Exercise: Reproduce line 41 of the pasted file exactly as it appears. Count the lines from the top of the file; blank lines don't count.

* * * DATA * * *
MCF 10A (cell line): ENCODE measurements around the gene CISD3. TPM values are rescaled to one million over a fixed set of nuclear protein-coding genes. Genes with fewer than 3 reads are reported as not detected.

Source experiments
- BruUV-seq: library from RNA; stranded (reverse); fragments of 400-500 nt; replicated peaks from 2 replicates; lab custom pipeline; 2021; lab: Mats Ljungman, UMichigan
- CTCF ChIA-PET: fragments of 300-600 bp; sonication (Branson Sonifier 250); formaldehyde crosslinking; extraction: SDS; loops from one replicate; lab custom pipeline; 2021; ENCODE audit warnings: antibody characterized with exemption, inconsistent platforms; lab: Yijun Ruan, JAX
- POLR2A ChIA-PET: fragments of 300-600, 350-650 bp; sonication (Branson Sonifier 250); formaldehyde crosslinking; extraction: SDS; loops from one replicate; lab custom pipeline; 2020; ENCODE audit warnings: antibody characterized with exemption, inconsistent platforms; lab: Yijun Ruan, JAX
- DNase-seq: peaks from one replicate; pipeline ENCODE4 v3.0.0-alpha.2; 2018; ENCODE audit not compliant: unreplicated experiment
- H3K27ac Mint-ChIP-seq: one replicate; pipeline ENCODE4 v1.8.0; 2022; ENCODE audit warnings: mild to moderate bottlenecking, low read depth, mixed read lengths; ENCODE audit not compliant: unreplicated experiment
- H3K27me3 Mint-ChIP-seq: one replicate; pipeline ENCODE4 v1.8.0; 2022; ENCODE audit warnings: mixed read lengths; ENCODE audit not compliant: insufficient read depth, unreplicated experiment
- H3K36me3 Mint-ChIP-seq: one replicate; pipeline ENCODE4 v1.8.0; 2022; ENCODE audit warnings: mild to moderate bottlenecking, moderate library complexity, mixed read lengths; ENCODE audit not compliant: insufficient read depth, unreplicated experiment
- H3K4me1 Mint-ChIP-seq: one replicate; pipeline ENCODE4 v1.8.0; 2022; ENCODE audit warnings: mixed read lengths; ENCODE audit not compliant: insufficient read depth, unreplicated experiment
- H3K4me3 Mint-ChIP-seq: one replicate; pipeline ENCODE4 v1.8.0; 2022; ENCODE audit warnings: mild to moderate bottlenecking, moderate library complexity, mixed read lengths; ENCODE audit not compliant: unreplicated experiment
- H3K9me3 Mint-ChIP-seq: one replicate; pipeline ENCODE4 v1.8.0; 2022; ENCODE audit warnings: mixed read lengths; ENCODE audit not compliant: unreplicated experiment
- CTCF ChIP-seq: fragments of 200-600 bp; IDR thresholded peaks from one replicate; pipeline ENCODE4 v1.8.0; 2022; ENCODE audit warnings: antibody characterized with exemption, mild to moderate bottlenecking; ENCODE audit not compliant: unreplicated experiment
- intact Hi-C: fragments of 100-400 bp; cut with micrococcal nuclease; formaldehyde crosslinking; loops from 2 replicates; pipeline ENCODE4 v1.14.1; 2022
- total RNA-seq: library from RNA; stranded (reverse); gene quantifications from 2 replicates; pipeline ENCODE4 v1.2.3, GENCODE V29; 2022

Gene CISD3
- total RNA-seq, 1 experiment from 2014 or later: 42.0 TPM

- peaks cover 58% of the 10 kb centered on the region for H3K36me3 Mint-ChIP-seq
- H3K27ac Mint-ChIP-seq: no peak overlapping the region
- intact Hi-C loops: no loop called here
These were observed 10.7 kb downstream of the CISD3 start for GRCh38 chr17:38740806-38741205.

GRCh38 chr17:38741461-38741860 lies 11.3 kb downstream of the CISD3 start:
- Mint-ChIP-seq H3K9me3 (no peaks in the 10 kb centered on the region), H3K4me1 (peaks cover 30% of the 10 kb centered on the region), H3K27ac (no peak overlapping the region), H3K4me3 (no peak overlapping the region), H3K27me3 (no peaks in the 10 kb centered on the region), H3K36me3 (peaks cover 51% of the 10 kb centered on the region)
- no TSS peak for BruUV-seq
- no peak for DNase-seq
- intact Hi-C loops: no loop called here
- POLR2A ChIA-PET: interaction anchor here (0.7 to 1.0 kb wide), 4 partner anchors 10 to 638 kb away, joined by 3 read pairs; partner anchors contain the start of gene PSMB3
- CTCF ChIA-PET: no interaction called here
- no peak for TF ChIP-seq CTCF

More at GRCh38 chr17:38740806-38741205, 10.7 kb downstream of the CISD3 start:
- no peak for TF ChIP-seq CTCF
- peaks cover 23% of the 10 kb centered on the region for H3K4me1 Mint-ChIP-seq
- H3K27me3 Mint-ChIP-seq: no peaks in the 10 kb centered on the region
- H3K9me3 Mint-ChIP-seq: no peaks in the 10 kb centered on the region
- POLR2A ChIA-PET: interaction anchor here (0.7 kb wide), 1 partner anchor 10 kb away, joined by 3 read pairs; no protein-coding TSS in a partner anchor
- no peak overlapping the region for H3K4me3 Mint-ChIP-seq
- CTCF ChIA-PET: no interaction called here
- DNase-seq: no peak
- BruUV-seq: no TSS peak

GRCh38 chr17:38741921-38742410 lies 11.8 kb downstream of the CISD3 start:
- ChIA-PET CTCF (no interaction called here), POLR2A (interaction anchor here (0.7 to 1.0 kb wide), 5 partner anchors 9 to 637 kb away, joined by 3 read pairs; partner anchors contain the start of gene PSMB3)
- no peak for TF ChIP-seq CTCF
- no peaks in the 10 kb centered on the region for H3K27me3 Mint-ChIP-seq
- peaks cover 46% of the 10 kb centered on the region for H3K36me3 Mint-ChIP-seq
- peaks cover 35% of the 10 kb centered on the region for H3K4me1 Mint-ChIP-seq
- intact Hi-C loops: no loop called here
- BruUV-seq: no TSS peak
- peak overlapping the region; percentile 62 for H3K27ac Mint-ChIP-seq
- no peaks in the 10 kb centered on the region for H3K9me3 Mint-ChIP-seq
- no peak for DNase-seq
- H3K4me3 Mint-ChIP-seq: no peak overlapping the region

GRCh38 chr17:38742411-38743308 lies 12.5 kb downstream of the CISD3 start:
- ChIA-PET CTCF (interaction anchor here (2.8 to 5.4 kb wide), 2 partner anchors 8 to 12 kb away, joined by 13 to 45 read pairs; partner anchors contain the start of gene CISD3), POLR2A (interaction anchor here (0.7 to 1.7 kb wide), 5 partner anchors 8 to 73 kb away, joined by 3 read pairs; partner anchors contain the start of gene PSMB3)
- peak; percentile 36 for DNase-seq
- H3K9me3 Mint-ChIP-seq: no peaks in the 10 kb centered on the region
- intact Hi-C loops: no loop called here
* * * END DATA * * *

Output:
- ChIA-PET CTCF (no interaction called here), POLR2A (interaction anchor here (0.7 to 1.0 kb wide), 5 partner anchors 9 to 637 kb away, joined by 3 read pairs; partner anchors contain the start of gene PSMB3)